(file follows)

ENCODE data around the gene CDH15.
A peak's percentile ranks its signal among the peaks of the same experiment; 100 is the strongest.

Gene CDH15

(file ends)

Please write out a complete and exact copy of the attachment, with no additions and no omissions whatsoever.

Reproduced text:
ENCODE data around the gene CDH15.
A peak's percentile ranks its signal among the peaks of the same experiment; 100 is the strongest.

Gene CDH15